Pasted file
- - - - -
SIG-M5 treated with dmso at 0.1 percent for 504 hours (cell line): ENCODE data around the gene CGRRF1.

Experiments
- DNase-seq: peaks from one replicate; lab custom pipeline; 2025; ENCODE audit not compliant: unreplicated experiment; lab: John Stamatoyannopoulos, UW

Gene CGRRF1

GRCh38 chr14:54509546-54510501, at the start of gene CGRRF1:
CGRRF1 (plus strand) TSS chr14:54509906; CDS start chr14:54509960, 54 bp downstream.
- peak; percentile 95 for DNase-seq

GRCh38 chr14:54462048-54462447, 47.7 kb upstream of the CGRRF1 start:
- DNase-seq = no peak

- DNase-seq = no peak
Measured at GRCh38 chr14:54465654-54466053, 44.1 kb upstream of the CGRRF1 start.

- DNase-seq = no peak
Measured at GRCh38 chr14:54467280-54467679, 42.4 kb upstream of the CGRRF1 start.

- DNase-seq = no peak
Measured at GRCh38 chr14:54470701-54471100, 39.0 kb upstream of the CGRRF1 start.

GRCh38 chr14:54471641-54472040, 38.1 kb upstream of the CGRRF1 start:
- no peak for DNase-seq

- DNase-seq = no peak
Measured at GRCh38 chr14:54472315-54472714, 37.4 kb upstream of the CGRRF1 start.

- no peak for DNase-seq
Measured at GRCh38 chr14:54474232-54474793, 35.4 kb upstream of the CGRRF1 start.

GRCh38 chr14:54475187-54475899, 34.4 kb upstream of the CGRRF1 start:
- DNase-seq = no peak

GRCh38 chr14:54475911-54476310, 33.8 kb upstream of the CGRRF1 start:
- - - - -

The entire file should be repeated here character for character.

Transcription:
SIG-M5 treated with dmso at 0.1 percent for 504 hours (cell line): ENCODE data around the gene CGRRF1.

Experiments
- DNase-seq: peaks from one replicate; lab custom pipeline; 2025; ENCODE audit not compliant: unreplicated experiment; lab: John Stamatoyannopoulos, UW

Gene CGRRF1

GRCh38 chr14:54509546-54510501, at the start of gene CGRRF1:
CGRRF1 (plus strand) TSS chr14:54509906; CDS start chr14:54509960, 54 bp downstream.
- peak; percentile 95 for DNase-seq

GRCh38 chr14:54462048-54462447, 47.7 kb upstream of the CGRRF1 start:
- DNase-seq = no peak

- DNase-seq = no peak
Measured at GRCh38 chr14:54465654-54466053, 44.1 kb upstream of the CGRRF1 start.

- DNase-seq = no peak
Measured at GRCh38 chr14:54467280-54467679, 42.4 kb upstream of the CGRRF1 start.

- DNase-seq = no peak
Measured at GRCh38 chr14:54470701-54471100, 39.0 kb upstream of the CGRRF1 start.

GRCh38 chr14:54471641-54472040, 38.1 kb upstream of the CGRRF1 start:
- no peak for DNase-seq

- DNase-seq = no peak
Measured at GRCh38 chr14:54472315-54472714, 37.4 kb upstream of the CGRRF1 start.

- no peak for DNase-seq
Measured at GRCh38 chr14:54474232-54474793, 35.4 kb upstream of the CGRRF1 start.

GRCh38 chr14:54475187-54475899, 34.4 kb upstream of the CGRRF1 start:
- DNase-seq = no peak

GRCh38 chr14:54475911-54476310, 33.8 kb upstream of the CGRRF1 start: